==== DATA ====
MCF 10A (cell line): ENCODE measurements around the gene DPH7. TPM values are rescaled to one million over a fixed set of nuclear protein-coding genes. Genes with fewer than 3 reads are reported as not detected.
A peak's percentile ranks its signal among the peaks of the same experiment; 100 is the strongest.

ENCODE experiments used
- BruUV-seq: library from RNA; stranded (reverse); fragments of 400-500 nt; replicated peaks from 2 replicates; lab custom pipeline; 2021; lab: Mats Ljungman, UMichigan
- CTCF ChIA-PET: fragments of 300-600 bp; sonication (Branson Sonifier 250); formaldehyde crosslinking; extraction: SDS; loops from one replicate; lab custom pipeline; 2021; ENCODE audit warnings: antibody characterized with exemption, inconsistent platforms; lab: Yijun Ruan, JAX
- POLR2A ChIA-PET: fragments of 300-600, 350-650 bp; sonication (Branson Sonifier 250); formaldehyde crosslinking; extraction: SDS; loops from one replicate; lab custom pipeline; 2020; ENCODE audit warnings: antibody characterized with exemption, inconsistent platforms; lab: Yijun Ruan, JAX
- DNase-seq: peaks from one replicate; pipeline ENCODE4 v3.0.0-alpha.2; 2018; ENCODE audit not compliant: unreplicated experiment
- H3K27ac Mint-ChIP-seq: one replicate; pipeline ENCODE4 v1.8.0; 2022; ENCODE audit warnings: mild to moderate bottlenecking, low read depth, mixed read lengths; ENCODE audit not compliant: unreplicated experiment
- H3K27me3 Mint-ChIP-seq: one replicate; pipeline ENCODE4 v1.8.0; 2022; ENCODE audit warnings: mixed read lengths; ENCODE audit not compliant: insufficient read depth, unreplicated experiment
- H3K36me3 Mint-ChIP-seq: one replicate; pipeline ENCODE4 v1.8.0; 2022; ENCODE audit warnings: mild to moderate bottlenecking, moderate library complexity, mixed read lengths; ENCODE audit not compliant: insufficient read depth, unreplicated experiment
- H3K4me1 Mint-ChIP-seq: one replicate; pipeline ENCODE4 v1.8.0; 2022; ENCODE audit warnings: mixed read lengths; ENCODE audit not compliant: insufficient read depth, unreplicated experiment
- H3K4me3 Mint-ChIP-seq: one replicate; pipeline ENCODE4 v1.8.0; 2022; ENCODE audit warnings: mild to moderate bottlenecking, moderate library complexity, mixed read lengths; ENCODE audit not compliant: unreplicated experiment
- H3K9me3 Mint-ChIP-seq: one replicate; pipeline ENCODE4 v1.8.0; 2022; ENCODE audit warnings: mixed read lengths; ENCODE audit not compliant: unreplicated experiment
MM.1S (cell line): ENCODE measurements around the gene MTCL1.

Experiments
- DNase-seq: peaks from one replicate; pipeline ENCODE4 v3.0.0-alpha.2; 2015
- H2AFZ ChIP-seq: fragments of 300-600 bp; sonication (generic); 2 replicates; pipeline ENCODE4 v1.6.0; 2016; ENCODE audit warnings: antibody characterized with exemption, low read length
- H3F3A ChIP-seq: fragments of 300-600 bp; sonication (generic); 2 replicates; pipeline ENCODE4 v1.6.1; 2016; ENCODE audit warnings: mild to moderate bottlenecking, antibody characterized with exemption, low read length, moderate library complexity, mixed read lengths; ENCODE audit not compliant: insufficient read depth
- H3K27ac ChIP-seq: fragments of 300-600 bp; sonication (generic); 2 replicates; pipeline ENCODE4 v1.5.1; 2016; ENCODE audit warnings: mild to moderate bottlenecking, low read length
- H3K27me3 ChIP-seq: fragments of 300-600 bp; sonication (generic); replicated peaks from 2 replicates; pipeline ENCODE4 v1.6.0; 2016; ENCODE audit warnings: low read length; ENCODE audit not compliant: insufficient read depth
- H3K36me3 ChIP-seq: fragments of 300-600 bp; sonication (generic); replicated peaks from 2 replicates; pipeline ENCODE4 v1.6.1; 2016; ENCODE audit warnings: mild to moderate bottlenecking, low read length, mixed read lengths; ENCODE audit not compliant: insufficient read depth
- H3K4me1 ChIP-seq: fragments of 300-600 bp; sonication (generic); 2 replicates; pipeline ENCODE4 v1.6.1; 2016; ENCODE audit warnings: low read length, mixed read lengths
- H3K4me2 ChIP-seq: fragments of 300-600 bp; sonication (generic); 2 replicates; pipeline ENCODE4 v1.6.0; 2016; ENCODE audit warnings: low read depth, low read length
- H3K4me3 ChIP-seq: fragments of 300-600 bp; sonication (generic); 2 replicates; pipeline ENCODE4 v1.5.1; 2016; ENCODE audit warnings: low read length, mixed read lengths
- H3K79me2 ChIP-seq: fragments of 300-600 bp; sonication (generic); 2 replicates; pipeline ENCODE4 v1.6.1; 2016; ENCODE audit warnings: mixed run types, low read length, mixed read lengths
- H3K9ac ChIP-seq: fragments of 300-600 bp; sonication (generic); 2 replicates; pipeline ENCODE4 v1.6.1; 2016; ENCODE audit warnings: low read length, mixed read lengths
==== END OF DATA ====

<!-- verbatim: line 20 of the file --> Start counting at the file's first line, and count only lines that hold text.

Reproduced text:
- H3K27me3 ChIP-seq: fragments of 300-600 bp; sonication (generic); replicated peaks from 2 replicates; pipeline ENCODE4 v1.6.0; 2016; ENCODE audit warnings: low read length; ENCODE audit not compliant: insufficient read depth